In T0517/14 a polymorph already existed which had good polymorphic stability. You might expect that it would be tricky to rely on polymorphic stability for further polymorphs. However, in the Board’s view, it was not to be expected that a further crystalline form with similar polymorphic stability could be obtained. A patent was granted because the applicant had provided an additional solution to a problem.
When considering bioavailability, it pays to think about where in the body the compound is to be absorbed. In T1723/10 there was a question of whether an amorphous polymorph was patentable because of its improved bioavailability. Although it was generally known that amorphous forms are usually more water soluble (and thus potentially more bioavailable), in this case, the polymorph was still found to be inventive. The reason was that it was not obvious that it would have good solubility in the specific (acidic) conditions of the stomach. This case was also a good example of an amorphous form being patentable – it is not only crystals that can be protected!
It is not always easy to crystallise a compound. If routine methods were not able to produce a crystalline form from an amorphous form, then the development of a process to produce a crystalline form should allow the polymorph and the associated method for production to be patented.
Non-standard preparation methods may also lead to patentable claims. In T0699/05 a method using a laser to induce nucleation of a polymorph was found inventive. In T1210/05 an unusual work-up (involving the suspension of a solvate hydrate in water in order to, surprisingly, ultimately cause the removal of the water from the solvate) was enough to support a patentable claim.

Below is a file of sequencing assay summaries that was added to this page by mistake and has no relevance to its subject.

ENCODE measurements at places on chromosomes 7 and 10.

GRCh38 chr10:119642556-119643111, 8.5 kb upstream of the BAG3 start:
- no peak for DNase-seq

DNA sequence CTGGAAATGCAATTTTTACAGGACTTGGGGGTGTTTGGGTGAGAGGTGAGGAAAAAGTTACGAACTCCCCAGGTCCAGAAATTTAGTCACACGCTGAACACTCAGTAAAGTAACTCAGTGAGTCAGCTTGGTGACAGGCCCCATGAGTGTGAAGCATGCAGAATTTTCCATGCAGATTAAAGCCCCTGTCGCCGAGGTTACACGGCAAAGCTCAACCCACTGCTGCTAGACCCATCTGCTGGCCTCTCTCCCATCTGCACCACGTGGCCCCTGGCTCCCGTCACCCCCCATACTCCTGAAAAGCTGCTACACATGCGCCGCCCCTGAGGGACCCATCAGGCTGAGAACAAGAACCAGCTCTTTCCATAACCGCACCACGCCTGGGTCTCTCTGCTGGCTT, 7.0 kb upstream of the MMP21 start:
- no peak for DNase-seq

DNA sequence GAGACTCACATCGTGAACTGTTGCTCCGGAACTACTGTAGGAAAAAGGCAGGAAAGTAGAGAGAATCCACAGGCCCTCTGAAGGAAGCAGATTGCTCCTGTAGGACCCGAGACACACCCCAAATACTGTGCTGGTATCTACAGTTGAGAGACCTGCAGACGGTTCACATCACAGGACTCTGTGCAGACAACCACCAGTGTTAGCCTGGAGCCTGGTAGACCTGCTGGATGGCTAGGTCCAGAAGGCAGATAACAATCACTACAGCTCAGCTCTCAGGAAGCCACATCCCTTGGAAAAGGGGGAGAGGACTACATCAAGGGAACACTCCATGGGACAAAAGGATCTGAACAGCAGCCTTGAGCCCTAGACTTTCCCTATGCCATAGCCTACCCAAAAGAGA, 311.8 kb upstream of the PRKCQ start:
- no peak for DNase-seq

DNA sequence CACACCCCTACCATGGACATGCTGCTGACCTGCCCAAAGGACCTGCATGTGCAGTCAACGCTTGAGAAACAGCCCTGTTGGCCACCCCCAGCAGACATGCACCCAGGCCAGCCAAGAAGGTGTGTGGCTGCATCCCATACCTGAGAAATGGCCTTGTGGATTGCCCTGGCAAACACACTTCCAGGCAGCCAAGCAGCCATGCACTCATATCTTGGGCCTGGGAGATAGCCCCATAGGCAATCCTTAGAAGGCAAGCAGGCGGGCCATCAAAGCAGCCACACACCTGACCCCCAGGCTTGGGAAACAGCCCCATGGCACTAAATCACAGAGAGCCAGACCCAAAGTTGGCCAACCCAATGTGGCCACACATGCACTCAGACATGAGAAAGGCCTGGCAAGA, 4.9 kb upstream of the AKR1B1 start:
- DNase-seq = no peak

Experimental data is crucial for polymorph applications. In T0256/13 a claim to a polymorph was lost because there was no evidence to support its claimed properties – the EPO’s increasingly tough stance on “plausibility” came into play here. On a related note, in T2007/11 a claim was found to be too broad because the evidence did not support the properties of the polymorph. The take home message is that it is better to wait and file an application with evidence for the polymorph’s characteristics than risk filing too early.
It is true that general knowledge dictates that crystalline forms usually have certain properties over the amorphous form. However, the properties of specific salt forms are less predictable. In T0643/12 it was confirmed that the selection of the salt form that exhibits the desired combination of properties remains a difficult semi-empirical choice. Having identified a suitable salt form, the skilled person then has a further freedom in selecting the polymorph. So a specific salt form of a specific polymorph is more likely to be inventive, as long as it is associated with a technical benefit.
The above-mentioned points should be borne in mind when drafting polymorph applications for Europe. The success of the case may ultimately depend upon how the advantage of the polymorph is portrayed in the application.
If you have any questions on the patentability of polymorphs, contact Josh at Josh.Price@gje.com.